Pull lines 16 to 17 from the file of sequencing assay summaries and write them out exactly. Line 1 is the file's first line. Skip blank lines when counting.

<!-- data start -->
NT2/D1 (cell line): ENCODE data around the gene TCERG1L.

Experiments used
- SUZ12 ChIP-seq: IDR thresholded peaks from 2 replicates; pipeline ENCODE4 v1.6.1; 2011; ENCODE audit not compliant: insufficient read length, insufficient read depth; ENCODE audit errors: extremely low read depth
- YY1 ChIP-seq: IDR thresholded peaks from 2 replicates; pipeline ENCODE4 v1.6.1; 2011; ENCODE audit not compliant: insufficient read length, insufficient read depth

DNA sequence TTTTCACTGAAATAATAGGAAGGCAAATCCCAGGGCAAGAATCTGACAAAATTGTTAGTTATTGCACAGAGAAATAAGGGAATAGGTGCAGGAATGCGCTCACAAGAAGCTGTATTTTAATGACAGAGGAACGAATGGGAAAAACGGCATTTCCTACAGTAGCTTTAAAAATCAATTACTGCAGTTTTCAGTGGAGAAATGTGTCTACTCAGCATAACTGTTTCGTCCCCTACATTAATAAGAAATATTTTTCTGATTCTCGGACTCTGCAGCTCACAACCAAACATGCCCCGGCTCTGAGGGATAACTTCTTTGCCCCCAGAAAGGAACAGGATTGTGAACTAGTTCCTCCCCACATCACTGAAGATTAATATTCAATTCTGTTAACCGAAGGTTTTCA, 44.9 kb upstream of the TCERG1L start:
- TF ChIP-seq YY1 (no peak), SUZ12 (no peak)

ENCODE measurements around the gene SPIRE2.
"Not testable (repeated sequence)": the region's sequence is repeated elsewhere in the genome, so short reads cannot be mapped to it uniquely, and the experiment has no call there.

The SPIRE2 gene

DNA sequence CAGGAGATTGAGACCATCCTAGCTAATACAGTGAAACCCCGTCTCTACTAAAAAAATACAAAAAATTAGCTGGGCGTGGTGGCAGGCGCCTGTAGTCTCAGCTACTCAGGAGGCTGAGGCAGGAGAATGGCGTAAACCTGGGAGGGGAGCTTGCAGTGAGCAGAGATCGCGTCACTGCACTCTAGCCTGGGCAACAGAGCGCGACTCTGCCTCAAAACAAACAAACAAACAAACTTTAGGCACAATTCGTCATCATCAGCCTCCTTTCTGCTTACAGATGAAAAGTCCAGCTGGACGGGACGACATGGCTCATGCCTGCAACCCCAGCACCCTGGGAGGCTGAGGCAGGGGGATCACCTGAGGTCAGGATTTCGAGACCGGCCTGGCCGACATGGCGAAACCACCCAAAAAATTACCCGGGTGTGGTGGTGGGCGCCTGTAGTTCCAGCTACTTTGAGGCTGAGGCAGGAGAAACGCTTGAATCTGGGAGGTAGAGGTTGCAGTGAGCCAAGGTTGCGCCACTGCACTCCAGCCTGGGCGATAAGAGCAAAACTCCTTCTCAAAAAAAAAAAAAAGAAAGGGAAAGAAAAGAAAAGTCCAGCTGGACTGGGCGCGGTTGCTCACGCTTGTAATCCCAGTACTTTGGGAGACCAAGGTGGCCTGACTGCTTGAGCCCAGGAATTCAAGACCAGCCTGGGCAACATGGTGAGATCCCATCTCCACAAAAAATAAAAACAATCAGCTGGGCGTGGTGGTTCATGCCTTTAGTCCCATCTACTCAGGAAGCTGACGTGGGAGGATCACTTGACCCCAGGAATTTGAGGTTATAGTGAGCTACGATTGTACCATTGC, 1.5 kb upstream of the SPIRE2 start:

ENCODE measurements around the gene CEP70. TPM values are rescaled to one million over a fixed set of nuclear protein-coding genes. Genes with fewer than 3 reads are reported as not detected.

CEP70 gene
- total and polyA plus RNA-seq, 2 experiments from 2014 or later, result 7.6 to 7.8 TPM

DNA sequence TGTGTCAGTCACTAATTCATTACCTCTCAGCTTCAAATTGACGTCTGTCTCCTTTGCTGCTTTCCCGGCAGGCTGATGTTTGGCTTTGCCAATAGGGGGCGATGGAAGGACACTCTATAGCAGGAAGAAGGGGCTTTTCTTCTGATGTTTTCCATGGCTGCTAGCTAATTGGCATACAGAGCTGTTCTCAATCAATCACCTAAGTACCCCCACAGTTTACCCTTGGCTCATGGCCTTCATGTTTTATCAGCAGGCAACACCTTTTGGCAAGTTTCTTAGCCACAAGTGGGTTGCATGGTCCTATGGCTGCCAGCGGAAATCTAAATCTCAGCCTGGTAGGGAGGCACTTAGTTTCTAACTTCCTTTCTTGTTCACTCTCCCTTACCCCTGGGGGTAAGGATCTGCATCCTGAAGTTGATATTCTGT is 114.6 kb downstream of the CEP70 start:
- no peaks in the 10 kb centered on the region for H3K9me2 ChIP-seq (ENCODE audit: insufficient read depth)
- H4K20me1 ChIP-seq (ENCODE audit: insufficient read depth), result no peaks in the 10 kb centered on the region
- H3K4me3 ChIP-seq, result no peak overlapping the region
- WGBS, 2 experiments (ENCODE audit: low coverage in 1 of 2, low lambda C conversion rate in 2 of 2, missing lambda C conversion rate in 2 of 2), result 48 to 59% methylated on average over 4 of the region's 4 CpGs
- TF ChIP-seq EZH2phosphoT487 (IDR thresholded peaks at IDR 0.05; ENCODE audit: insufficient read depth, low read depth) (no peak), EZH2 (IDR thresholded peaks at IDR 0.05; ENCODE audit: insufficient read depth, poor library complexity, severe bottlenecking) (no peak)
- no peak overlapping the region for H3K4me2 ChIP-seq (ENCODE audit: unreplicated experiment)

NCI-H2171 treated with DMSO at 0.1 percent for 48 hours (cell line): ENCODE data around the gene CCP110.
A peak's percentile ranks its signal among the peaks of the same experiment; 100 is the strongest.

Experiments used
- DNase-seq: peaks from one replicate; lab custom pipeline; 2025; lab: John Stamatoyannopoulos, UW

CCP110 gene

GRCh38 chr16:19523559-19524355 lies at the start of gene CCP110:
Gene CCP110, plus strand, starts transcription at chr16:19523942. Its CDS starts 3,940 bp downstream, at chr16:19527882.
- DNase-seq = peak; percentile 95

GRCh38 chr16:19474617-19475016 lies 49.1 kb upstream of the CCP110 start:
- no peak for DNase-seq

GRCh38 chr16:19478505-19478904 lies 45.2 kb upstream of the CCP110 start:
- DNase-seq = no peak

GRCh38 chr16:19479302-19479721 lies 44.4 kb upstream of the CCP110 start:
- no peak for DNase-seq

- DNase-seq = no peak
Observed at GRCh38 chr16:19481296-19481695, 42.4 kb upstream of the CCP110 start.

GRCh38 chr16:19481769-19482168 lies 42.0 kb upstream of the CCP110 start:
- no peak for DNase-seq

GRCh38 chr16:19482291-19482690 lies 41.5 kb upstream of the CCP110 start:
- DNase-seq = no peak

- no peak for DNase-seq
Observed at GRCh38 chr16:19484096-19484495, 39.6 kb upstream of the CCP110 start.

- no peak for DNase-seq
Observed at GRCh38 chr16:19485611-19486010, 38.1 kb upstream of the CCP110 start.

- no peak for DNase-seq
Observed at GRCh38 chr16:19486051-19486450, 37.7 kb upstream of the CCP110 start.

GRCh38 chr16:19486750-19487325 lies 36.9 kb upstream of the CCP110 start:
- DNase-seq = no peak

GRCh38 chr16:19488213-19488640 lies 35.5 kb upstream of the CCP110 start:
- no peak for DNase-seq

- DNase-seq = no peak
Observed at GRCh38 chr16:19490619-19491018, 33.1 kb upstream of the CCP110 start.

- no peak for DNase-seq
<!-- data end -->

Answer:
- H4K20me1 ChIP-seq (ENCODE audit: insufficient read depth), result no peaks in the 10 kb centered on the region
- H3K4me3 ChIP-seq, result no peak overlapping the region